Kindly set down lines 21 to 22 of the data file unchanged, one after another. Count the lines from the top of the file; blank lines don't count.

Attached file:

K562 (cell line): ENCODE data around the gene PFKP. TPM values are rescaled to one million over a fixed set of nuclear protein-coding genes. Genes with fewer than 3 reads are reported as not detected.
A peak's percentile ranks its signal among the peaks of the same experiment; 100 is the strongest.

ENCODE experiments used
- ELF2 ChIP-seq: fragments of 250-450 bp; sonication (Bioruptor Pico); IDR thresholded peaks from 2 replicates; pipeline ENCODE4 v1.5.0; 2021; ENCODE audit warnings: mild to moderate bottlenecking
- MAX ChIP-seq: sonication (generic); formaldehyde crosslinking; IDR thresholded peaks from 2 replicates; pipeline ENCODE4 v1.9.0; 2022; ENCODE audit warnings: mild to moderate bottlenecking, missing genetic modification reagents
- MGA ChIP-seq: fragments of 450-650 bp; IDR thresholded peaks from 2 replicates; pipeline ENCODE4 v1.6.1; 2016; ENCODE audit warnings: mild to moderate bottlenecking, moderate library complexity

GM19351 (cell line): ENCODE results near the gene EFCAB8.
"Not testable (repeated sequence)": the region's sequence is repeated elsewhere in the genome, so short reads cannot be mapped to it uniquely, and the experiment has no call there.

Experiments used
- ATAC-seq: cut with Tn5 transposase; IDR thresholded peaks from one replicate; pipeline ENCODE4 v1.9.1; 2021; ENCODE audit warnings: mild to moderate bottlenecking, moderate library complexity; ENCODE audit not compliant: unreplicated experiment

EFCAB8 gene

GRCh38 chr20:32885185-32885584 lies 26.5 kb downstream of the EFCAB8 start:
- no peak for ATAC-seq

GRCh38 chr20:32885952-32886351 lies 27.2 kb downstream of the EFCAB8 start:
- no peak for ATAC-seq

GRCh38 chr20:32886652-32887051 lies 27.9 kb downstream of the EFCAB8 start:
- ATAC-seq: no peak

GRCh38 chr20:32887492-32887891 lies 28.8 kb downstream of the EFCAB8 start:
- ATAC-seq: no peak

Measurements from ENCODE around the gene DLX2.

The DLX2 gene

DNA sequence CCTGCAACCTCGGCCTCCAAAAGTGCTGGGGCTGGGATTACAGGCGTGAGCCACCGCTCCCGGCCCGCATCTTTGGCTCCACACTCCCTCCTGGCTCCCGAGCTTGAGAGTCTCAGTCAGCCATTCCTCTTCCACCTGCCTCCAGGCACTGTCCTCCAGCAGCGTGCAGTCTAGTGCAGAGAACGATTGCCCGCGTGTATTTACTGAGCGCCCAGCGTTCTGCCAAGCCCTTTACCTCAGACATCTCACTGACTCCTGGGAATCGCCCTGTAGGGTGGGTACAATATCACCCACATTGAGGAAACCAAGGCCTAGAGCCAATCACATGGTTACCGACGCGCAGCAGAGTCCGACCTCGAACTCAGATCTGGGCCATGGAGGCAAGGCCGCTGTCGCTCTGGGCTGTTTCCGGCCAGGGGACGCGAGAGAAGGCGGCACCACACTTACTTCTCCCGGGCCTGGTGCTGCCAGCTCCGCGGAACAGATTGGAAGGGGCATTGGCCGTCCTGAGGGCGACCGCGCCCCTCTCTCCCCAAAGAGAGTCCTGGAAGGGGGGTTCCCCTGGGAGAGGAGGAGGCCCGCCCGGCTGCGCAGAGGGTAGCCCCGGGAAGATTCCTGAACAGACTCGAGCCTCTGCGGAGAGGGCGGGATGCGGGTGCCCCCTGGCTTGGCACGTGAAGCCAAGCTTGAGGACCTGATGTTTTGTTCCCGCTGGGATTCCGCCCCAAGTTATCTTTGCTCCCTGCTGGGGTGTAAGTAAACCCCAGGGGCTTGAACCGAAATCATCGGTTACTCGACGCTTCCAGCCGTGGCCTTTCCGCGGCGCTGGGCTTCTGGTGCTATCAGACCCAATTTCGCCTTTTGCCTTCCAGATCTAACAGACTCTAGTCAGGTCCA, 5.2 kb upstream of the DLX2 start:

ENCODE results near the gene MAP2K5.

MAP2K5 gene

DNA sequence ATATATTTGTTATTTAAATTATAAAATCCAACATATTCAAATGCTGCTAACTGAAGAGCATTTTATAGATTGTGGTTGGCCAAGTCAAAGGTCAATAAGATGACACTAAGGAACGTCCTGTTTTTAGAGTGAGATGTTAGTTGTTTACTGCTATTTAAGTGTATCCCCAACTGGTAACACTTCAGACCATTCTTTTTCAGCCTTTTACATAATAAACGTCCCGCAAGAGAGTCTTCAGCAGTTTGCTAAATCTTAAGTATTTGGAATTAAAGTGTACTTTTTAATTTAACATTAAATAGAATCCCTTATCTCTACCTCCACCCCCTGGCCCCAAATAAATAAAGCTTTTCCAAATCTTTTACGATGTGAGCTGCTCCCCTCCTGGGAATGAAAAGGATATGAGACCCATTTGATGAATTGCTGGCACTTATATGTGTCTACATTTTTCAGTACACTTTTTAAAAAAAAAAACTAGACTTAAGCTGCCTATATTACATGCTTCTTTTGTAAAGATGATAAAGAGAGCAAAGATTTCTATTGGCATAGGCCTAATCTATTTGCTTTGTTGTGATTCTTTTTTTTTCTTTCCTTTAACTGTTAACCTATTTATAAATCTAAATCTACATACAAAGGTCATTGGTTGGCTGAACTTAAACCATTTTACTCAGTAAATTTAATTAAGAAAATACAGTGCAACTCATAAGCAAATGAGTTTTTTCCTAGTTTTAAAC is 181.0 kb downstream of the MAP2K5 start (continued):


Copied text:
The DLX2 gene

DNA sequence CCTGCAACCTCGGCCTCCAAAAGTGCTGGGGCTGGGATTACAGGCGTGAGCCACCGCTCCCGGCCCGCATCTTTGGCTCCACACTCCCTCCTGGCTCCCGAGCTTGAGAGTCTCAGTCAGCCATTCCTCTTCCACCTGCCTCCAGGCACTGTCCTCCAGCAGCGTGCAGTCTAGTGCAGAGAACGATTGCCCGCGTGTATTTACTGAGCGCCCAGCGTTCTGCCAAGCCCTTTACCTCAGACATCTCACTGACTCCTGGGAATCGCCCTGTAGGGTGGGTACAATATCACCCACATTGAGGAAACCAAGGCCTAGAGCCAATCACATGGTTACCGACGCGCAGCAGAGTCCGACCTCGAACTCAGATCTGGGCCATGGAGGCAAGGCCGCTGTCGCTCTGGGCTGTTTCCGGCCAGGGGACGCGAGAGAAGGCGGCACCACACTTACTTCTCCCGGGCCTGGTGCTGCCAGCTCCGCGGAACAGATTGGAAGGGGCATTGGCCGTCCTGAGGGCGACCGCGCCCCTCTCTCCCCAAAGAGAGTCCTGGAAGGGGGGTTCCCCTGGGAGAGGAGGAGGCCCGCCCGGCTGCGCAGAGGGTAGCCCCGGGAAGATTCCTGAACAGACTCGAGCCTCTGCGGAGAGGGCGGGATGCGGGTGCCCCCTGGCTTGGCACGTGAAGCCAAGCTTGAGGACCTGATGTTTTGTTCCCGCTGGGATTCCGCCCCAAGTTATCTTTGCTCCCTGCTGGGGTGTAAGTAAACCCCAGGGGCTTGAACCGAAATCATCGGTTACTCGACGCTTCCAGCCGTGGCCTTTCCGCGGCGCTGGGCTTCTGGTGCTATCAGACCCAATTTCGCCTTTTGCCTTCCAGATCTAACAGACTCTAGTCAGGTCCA, 5.2 kb upstream of the DLX2 start: